hope more article about using Linux in small company

hi, all,

I am new reader here, I hope there can be more article about using Linux in small company, for small company, the cost savings is one key factor. The other primary factor is freedom from licensing dominance that occurs in any non-Opensource environment. Linux is enabling large and small corporations world wide to end one of their most significant overhead costs with relative ease.

yes, iam softsea.

Using Linux in a Test Environment

bobbymcgill's picture

I would like to talk about a different experience with Linux. One of the initiatives of the (now-defunct) Constellation Program at NASA, was to use IP (Internet Protocol) for all communication, even across RF (Radio Frequency) links. Normally, the preferred method for satellite communication is bitstream telemetry. (L3.com has some good tutorials on that topic.) Our group was asked to design a testbed to see how IP holds up under a variety of conditions that might be experienced on an RF link.

When asked what software cost estimates would be, I shocked many by saying $0. Many guests that tour our lab are surprised that we use something that isn't WindowsXP. They are even more surprised at the cost. I try to educate all the VIP's/Top Brass that there are alternatives available that save us money, and give us more control.

We use openSUSE Linux on all the systems in the testbed, and FOSS tools for any software we need that doesn't currently exist. As a matter of fact, because of the FOSS tools, we were even able to modify some of the kernel code to make it do what we wanted - which would not have been possible with a closed source OS.

The most expensive budget items in our testbed are the actual hardware items. There are a total of 13 computers in total, and not one of them has ever seen a BSOD. :-) This is in contrast to several systems we have that are locked into using old/obsolete versions of MS (DOS6, Win3.1) because of dependence on specialized drivers written by companies out of business...

If anyone is interested in hearing more, I can give a LOT more details.

I don't know other countries

nmarques's picture

I don't know other countries reality, but in Portugal there are 240.000 small/medium companies with an average number of workers of 3.

Productivity is a key factor in industry/service development, and it should be faced in with more concern than that. For deploying Internet Services, Linux is without doubt the best choice, for the Desktop, I am not so sure that it becomes cheaper than a Proprietary system.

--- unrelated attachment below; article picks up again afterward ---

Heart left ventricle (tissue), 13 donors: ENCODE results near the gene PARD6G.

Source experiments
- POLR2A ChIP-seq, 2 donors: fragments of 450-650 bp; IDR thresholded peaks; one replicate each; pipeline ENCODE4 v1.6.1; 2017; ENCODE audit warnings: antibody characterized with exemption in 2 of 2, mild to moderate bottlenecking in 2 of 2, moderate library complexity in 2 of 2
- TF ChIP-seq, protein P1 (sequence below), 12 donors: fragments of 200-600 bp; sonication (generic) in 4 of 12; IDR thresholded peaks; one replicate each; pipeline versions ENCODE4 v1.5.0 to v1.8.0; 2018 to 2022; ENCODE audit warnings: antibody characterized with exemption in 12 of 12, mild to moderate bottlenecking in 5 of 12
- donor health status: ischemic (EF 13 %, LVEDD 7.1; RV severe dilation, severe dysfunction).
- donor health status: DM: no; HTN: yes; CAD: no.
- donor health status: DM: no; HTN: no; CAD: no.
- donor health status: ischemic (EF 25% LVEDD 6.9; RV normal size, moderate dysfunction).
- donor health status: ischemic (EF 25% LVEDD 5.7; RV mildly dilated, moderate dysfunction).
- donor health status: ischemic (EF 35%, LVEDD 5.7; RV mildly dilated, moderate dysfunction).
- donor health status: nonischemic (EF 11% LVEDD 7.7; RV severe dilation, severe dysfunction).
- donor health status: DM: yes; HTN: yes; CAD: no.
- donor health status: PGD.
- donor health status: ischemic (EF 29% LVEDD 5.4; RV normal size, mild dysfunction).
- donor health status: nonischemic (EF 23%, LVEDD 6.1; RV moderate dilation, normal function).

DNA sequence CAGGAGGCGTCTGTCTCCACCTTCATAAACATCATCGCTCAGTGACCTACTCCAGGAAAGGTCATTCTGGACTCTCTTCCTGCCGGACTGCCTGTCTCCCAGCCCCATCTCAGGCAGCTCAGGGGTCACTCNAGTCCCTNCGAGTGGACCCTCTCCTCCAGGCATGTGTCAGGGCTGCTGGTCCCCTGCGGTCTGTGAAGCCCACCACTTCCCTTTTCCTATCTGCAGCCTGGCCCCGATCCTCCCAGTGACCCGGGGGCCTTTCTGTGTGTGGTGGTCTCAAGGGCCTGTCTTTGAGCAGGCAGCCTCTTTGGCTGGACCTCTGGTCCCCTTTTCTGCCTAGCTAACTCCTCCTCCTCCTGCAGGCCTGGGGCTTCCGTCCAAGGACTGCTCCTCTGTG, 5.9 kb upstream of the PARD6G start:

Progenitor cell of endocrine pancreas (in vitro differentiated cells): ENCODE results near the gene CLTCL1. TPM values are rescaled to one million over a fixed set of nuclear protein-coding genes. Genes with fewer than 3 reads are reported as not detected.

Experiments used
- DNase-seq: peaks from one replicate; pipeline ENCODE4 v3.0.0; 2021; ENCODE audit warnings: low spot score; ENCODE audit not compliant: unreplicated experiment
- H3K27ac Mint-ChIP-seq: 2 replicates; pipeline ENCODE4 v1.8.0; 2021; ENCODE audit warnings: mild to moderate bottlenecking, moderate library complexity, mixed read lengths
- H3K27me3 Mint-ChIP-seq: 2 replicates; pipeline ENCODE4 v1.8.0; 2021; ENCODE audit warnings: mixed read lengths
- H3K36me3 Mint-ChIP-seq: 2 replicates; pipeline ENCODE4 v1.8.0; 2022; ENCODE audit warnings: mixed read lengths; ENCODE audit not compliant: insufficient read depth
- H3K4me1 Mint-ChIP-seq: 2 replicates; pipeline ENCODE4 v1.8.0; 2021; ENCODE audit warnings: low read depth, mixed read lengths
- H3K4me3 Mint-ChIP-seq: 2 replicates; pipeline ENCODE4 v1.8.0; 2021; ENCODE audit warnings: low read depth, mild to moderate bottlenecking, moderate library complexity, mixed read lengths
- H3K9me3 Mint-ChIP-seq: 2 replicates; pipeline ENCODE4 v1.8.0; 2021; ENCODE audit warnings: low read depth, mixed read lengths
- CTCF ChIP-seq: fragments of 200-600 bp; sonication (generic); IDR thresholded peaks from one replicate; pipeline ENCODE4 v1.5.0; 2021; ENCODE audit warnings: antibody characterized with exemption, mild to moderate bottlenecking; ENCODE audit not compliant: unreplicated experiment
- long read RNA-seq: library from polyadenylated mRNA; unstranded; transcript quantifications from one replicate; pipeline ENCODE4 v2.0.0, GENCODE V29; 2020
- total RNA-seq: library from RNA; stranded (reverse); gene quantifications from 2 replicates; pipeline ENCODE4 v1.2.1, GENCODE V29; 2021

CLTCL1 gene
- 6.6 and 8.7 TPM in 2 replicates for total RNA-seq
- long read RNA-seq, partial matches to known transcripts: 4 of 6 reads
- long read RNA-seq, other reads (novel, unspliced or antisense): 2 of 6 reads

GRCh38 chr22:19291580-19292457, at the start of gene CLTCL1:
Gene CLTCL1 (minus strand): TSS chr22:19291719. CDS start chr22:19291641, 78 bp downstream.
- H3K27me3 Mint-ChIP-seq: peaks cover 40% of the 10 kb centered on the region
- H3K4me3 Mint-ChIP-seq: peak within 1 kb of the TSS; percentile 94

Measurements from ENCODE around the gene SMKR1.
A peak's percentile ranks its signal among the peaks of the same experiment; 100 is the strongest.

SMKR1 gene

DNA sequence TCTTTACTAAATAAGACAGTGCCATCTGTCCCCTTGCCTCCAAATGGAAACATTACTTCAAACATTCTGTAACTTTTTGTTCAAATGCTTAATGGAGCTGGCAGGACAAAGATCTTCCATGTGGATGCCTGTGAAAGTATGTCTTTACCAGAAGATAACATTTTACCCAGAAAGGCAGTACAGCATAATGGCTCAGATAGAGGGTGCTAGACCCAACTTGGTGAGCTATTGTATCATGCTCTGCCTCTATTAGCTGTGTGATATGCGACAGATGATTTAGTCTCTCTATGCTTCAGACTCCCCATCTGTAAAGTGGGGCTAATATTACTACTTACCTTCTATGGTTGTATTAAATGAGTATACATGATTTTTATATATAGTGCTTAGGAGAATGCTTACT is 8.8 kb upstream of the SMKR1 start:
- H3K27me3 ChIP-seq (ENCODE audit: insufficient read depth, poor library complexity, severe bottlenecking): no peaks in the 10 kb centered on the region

Most computer purchases include a Windows licence (pre-installed), developer focused companies usually have a MSDN Universal licence and the training of personel and productivy drop due to the swap of tools might actually increase the costs in the short/medium run for small companies.

Open Source advocates a lot, but the hostility towards proprietary software (even if it is small chunks of proprietary code for small applications) doesn't help.

In the day that more software manufacturers have available more packages it might be a turning point, until then, one way or another companies will have expenses, either with licencing or with personel training (not to mention the productivity drop).

Proprietary software enters peoples life already in the Education, even if only the user needs to perform Office related duties a swap from MS Office to OpenOffice or Star Office (which brings an aditional cost) will imply losses at productivity level.

Honestly I think it's an utopia. The way how open source is organized compared to full marketing driven competitors is actually a fight that I'm skeptical about.

Anyway, if productivity is not much an issue, I would consider that eventually open source might make it to the Desktop if they relief the philosophical assault on companies and users that still require to have proprietary software. So much freedom of choice, but in the end, there's a firing squad to pulverize those who advocate the co-existence of open source and proprietary software.

A simple example: Acrobat Reader is free and has a lot of features lacking in most open source PDF viewers. Not even going corporate, imagine a student who has a 500Mb database of PDF's to research, Acrobat Reader offers capability of searching an entire folder. This saves time and helps a lot organizing contents, other way you need to open them all and check one by one. Just a thought.

Options, options

Shawn Powers's picture

The interesting thing, for me, is how well Linux can co-mingle with a pre-existing infrastructure. It allows for a slow (read: cheaper) transition, and in the end, you don't have to be using 100% Linux and open source stuff to be happy.

I'm curious, what sorts of things are you looking at doing in your business? Are you dependent on specific software packages?

This kinda stuff is fun to talk about. :)

Shawn is Associate Editor here at Linux Journal, and has been around Linux since the beginning. He has a passion for open source, and he loves to teach. He also drinks too much coffee, which often shows in his writing.